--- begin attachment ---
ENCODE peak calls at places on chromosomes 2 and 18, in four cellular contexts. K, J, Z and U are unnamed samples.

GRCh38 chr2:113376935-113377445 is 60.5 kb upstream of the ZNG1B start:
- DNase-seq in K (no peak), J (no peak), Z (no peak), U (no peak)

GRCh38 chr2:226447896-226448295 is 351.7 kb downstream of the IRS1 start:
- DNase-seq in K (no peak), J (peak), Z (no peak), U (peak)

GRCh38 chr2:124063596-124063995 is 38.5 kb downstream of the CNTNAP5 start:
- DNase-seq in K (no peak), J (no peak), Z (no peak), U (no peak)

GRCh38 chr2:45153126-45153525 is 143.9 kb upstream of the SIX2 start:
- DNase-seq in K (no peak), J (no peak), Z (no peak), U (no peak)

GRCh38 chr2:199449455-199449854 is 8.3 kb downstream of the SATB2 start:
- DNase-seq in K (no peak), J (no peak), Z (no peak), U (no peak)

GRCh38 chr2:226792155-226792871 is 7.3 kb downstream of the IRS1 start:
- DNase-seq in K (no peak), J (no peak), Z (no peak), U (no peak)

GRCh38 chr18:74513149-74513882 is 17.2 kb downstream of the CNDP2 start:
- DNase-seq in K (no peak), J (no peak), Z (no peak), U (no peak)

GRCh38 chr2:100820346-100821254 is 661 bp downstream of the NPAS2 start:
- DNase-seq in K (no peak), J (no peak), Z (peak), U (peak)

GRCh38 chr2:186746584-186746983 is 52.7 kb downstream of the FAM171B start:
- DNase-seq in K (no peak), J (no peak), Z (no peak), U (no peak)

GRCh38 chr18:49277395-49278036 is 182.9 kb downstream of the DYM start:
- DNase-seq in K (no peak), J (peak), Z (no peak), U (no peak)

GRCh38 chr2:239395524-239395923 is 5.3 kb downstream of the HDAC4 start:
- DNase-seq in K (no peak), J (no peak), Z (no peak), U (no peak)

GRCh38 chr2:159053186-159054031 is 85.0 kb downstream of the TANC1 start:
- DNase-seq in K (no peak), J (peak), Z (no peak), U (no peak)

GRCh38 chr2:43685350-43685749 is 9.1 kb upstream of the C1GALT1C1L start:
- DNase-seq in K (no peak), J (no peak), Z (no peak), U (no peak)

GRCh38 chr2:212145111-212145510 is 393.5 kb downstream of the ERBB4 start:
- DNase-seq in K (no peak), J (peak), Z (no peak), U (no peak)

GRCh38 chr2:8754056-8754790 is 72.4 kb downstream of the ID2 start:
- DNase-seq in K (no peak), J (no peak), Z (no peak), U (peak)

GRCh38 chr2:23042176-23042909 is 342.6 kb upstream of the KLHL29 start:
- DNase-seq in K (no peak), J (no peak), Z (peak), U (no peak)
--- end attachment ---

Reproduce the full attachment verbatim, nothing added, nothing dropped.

ENCODE peak calls at places on chromosomes 2 and 18, in four cellular contexts. K, J, Z and U are unnamed samples.

GRCh38 chr2:113376935-113377445 is 60.5 kb upstream of the ZNG1B start:
- DNase-seq in K (no peak), J (no peak), Z (no peak), U (no peak)

GRCh38 chr2:226447896-226448295 is 351.7 kb downstream of the IRS1 start:
- DNase-seq in K (no peak), J (peak), Z (no peak), U (peak)

GRCh38 chr2:124063596-124063995 is 38.5 kb downstream of the CNTNAP5 start:
- DNase-seq in K (no peak), J (no peak), Z (no peak), U (no peak)

GRCh38 chr2:45153126-45153525 is 143.9 kb upstream of the SIX2 start:
- DNase-seq in K (no peak), J (no peak), Z (no peak), U (no peak)

GRCh38 chr2:199449455-199449854 is 8.3 kb downstream of the SATB2 start:
- DNase-seq in K (no peak), J (no peak), Z (no peak), U (no peak)

GRCh38 chr2:226792155-226792871 is 7.3 kb downstream of the IRS1 start:
- DNase-seq in K (no peak), J (no peak), Z (no peak), U (no peak)

GRCh38 chr18:74513149-74513882 is 17.2 kb downstream of the CNDP2 start:
- DNase-seq in K (no peak), J (no peak), Z (no peak), U (no peak)

GRCh38 chr2:100820346-100821254 is 661 bp downstream of the NPAS2 start:
- DNase-seq in K (no peak), J (no peak), Z (peak), U (peak)

GRCh38 chr2:186746584-186746983 is 52.7 kb downstream of the FAM171B start:
- DNase-seq in K (no peak), J (no peak), Z (no peak), U (no peak)

GRCh38 chr18:49277395-49278036 is 182.9 kb downstream of the DYM start:
- DNase-seq in K (no peak), J (peak), Z (no peak), U (no peak)

GRCh38 chr2:239395524-239395923 is 5.3 kb downstream of the HDAC4 start:
- DNase-seq in K (no peak), J (no peak), Z (no peak), U (no peak)

GRCh38 chr2:159053186-159054031 is 85.0 kb downstream of the TANC1 start:
- DNase-seq in K (no peak), J (peak), Z (no peak), U (no peak)

GRCh38 chr2:43685350-43685749 is 9.1 kb upstream of the C1GALT1C1L start:
- DNase-seq in K (no peak), J (no peak), Z (no peak), U (no peak)

GRCh38 chr2:212145111-212145510 is 393.5 kb downstream of the ERBB4 start:
- DNase-seq in K (no peak), J (peak), Z (no peak), U (no peak)

GRCh38 chr2:8754056-8754790 is 72.4 kb downstream of the ID2 start:
- DNase-seq in K (no peak), J (no peak), Z (no peak), U (peak)

GRCh38 chr2:23042176-23042909 is 342.6 kb upstream of the KLHL29 start:
- DNase-seq in K (no peak), J (no peak), Z (peak), U (no peak)